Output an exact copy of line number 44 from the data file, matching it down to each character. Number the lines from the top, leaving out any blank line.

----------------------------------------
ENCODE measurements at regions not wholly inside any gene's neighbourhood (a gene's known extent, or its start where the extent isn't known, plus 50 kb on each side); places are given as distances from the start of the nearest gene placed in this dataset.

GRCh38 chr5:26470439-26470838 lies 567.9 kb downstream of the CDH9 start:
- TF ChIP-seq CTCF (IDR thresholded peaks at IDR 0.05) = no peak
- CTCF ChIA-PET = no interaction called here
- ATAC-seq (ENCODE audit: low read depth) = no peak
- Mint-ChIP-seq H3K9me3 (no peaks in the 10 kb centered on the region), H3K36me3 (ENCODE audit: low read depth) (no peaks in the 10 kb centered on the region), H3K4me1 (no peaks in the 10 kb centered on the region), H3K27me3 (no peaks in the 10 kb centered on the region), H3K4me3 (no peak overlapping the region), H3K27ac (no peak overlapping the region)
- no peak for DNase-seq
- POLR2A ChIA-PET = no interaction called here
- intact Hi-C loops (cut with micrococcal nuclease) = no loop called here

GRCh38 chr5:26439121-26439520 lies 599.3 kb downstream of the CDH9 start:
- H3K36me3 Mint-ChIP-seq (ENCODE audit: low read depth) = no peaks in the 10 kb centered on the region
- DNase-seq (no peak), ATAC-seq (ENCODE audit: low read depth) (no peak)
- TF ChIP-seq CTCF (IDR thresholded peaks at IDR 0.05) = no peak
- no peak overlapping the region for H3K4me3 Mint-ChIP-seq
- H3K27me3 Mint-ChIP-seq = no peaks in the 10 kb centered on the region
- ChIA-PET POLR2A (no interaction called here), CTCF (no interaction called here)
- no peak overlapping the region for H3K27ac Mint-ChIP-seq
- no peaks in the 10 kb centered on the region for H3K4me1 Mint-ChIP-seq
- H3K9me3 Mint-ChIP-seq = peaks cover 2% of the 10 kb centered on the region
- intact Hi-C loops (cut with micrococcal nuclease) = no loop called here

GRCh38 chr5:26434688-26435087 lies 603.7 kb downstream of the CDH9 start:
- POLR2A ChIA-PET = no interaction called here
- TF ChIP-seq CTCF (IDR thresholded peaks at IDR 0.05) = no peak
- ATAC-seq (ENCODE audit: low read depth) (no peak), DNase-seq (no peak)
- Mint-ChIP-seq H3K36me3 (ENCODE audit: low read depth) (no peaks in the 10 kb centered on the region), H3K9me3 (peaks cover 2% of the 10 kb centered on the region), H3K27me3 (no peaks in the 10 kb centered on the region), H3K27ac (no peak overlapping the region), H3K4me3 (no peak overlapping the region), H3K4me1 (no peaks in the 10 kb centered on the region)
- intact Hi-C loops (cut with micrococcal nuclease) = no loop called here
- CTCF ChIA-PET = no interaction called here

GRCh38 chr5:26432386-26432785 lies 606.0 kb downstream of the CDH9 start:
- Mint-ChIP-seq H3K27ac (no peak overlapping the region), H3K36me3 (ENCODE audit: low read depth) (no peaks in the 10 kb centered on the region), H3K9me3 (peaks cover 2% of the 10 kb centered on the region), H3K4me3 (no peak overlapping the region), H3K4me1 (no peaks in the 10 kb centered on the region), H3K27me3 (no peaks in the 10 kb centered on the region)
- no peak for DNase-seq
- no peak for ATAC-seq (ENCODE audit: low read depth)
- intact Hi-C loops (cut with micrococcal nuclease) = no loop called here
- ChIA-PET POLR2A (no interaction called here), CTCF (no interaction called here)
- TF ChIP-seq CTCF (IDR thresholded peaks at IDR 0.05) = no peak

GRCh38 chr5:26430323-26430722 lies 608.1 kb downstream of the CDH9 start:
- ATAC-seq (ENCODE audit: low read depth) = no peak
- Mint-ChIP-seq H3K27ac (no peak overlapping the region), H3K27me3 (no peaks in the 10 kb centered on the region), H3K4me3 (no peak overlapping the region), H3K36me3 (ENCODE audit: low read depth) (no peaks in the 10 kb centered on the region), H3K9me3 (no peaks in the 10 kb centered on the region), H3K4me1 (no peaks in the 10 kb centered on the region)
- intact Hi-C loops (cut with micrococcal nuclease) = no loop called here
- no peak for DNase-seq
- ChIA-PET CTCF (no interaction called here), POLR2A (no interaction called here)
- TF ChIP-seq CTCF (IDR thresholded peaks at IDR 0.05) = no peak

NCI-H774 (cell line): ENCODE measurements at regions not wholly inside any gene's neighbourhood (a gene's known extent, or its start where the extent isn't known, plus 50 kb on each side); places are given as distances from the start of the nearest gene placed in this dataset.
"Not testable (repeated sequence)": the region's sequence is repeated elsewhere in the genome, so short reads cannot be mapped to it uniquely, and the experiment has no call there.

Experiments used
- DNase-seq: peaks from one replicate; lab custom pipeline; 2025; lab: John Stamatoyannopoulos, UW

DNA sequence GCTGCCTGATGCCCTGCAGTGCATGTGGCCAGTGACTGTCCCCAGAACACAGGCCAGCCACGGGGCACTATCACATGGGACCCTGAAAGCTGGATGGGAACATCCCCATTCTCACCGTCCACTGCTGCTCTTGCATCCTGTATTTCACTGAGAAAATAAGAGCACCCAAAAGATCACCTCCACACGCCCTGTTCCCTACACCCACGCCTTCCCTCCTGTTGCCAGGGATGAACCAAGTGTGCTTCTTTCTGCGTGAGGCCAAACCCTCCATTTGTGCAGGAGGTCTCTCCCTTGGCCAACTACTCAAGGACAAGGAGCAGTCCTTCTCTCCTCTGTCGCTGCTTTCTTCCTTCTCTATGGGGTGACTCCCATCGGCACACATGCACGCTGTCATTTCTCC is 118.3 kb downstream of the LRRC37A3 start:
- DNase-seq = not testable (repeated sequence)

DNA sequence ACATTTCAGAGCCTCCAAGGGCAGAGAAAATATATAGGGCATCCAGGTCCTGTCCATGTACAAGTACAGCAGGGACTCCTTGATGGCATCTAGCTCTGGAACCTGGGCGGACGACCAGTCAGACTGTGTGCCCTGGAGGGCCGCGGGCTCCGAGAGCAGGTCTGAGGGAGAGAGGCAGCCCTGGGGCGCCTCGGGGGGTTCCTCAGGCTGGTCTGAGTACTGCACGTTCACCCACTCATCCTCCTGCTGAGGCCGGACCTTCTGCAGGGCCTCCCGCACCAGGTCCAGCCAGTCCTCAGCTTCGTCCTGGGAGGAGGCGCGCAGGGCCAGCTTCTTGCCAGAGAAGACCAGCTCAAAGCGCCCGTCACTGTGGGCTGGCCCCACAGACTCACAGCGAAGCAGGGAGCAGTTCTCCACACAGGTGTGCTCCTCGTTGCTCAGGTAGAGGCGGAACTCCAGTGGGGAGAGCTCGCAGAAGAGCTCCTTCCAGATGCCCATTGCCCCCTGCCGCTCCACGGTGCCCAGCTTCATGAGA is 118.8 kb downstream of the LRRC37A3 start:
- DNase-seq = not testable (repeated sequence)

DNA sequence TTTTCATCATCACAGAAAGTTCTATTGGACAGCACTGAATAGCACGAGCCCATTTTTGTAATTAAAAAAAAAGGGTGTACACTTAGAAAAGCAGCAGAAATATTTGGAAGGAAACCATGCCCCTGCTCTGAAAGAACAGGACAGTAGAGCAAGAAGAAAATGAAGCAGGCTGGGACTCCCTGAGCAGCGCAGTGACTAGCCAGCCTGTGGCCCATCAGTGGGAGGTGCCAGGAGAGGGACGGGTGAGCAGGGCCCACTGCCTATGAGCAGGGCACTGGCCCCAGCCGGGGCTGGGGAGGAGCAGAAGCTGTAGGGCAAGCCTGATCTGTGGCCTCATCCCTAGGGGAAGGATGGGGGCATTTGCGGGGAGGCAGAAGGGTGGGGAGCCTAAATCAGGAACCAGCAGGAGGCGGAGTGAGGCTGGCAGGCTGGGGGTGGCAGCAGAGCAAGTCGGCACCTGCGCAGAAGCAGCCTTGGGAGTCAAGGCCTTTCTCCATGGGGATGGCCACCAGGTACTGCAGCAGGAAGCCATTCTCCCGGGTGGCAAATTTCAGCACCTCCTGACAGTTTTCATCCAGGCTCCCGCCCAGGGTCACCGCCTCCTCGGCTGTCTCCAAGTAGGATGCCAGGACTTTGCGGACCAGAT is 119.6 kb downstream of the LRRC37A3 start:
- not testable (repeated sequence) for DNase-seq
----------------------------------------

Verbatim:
Experiments used